How To Become A Conscious Shopper
by Laura Lindholm and Micaela Ferreiro
It's an exciting time for the fashion industry, both for consumers and brands. From plant leather to recycled fibres and compostable packaging, innovations are popping up across the industry, with responsibility and sustainability acting as two of the main drivers.
As hopeful as the situation might seem, further actions are needed to reverse the fashion industry's adverse effects on our green and blue planet. According to the World Economic Forum, fashion production makes up 10% of humanity's current carbon emissions and is the second-largest consumer of the world’s water supply. Along with the drying up of our water resources, the industry also contributes to the pollution of rivers and streams, often through chemical waste and microplastics.
With these issues on the table, it's natural that shoppers want to take action by changing their consumption decisions, but with so much information out there, it can be challenging to know where and how to start.
To help this issue, we've curated a list of things to look out for when trying to make conscious shopping decisions. And for any founder/business owner/brand manager reading this, we hope these tips can inspire you to expand your business approach towards one that is more centred on sustainability. Enjoy!
What is circularity?
One of the most important levers that the fashion industry can pull to reduce its environmental impact is closed-loop recycling. This is the process by which a product is used, recycled, and then made into a new product, which saves each piece from ending in a landfill after its former user decides to part from it.
This cycle's two main goals are to limit the extractive production of virgin raw materials and decrease textile waste. For this reason, companies should be encouraged to embed this thinking into the design phase of product development.
How can consumers get involved and help to promote circularity further?
A great way to start is simply by taking better care of the clothes that are already owned along with mending those pieces that can be fixed to prolong their lives. Washing clothes with gentler soaps and using more delicate washing cycles (when possible) is a great place to start.
Re-selling and donating those clothes that are still in good condition is another way to provide them with a second life. For those pieces that have become worn out, asking brands if they have any recycling policies in place could be an option. At home, transforming cotton t-shirts into cleaning rags is a quick and easy way to reimagine old clothes.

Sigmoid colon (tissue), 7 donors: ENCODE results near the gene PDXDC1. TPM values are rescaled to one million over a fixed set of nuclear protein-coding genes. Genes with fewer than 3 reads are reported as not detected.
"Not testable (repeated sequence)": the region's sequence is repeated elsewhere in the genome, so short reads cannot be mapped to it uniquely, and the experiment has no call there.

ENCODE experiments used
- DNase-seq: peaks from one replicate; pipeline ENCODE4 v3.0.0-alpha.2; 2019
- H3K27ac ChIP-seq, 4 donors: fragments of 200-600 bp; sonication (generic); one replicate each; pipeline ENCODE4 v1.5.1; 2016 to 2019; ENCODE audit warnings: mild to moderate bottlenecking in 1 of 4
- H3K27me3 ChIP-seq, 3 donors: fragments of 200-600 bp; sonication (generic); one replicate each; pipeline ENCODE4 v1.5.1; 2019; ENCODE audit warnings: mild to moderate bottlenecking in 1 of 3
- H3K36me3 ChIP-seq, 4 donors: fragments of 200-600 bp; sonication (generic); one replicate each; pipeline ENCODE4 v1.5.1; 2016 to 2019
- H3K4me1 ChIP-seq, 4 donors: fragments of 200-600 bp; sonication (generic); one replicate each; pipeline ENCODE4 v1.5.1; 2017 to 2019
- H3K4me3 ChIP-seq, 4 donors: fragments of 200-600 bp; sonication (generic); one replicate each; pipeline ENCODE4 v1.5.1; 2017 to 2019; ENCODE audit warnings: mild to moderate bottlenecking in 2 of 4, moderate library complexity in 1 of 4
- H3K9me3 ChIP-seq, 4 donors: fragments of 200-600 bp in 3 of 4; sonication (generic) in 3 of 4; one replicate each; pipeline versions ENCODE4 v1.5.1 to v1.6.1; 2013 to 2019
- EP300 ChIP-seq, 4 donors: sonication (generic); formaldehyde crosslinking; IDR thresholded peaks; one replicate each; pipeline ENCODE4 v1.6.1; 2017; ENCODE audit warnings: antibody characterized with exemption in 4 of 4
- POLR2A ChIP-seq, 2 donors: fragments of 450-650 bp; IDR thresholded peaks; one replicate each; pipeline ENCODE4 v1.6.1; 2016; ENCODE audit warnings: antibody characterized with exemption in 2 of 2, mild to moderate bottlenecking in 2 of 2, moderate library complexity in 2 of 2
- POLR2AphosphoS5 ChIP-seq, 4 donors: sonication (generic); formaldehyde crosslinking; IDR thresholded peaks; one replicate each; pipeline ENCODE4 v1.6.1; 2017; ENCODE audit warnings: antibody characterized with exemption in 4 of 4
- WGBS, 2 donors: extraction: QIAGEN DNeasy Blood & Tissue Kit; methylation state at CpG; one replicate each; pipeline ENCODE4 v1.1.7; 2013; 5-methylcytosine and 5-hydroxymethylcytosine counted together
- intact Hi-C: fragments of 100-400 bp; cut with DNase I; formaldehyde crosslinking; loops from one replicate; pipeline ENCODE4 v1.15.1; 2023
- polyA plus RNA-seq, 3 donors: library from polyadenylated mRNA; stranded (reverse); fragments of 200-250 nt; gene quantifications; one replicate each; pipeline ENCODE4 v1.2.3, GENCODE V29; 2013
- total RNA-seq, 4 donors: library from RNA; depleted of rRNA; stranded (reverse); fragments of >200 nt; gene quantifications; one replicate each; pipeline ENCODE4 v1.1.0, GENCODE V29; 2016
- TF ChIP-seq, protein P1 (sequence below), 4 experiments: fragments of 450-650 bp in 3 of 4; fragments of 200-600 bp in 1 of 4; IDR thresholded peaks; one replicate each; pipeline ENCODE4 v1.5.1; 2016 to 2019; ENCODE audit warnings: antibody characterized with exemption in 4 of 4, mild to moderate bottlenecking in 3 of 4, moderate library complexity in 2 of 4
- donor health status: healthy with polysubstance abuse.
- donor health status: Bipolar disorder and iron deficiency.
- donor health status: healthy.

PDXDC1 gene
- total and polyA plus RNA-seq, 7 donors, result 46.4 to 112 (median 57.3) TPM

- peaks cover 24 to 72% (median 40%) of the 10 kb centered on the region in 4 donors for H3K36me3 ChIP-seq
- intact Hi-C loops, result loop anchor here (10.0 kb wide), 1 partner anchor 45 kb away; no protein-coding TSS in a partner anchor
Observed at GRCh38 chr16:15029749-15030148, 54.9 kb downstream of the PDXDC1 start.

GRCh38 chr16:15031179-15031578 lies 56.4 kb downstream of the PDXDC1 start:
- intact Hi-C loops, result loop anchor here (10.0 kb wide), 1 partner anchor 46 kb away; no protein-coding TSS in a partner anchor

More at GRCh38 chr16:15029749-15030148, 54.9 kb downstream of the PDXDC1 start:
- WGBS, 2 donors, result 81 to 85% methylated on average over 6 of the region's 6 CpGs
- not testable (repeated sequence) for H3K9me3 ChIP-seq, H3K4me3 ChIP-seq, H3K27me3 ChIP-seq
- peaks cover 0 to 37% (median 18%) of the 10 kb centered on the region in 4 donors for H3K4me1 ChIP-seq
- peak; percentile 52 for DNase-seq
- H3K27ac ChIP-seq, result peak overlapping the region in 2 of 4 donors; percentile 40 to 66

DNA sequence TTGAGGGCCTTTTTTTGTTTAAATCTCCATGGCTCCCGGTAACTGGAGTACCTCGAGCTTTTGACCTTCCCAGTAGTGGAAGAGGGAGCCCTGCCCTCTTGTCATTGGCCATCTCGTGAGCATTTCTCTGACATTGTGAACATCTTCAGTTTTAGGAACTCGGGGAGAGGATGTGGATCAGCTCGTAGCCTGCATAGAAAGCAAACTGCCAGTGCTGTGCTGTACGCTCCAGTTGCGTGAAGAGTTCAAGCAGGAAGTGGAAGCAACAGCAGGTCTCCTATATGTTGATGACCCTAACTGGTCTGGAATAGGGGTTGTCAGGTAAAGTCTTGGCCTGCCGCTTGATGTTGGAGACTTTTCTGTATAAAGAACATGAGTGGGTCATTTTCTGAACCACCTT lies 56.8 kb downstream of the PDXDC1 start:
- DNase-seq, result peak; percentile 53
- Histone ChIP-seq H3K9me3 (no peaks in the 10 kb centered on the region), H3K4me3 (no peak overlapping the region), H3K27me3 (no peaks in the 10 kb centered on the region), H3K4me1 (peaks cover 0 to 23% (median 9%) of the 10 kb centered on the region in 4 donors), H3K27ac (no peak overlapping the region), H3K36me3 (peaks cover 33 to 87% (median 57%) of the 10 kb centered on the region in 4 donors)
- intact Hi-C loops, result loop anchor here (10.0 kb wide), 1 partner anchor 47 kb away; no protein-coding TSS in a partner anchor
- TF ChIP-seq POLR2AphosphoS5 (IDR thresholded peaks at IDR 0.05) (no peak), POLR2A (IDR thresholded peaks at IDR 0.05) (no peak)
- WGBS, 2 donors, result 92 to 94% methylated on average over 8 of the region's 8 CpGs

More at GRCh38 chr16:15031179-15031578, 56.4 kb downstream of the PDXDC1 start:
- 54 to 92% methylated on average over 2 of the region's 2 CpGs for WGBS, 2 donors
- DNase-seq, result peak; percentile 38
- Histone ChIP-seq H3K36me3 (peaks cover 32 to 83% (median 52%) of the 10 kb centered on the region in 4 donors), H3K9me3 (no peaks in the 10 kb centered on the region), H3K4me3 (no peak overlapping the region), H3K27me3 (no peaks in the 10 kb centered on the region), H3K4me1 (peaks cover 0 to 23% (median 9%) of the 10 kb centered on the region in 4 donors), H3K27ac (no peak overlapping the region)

Lastly, buying second hand and renting are great ways to contribute to the circular economy and can help to save money (as they are usually cheaper alternatives to buying new clothes).
How to reduce water consumption
The fashion industry is a massive consumer of water globally. Did you know that an estimated 20,000 litres of water is needed just to produce a t-shirt and pair of jeans? Given that billions of people experience severe water scarcity for at least one month each year, fashion brands and textile manufacturers play a significant role in contributing to water scarcity throughout the supply chain.
For all the conscious consumers out there, a quick search before purchasing from a certain brand is always a good idea. Many companies now disclose their water and energy use on their websites, alongside information related to production methods and factory locations. Besides, when deciding which materials to go for, it’s a good idea to research the production details to see which alternatives align with your preferences.
Choose safe working conditions
Want to know where and how your garments were made? Pay attention to whether brands disclose details on where production takes place. Are they hiring a third party?
As a leader in the global movement to make trade fair, Fairtrade supports and challenges businesses and governments while connecting farmers and workers with the people who buy their products. The Fairtrade certification allows consumers to determine whether the brands they shop from hold some of the necessary environmental, production and trade standards. You can also search the Fair Trade Organisation website to see which companies are aligned with their principles.
Remember: becoming a more mindful and conscious stakeholder of the fashion industry is a choice we can make and start exercising today, and it's never too late to start!
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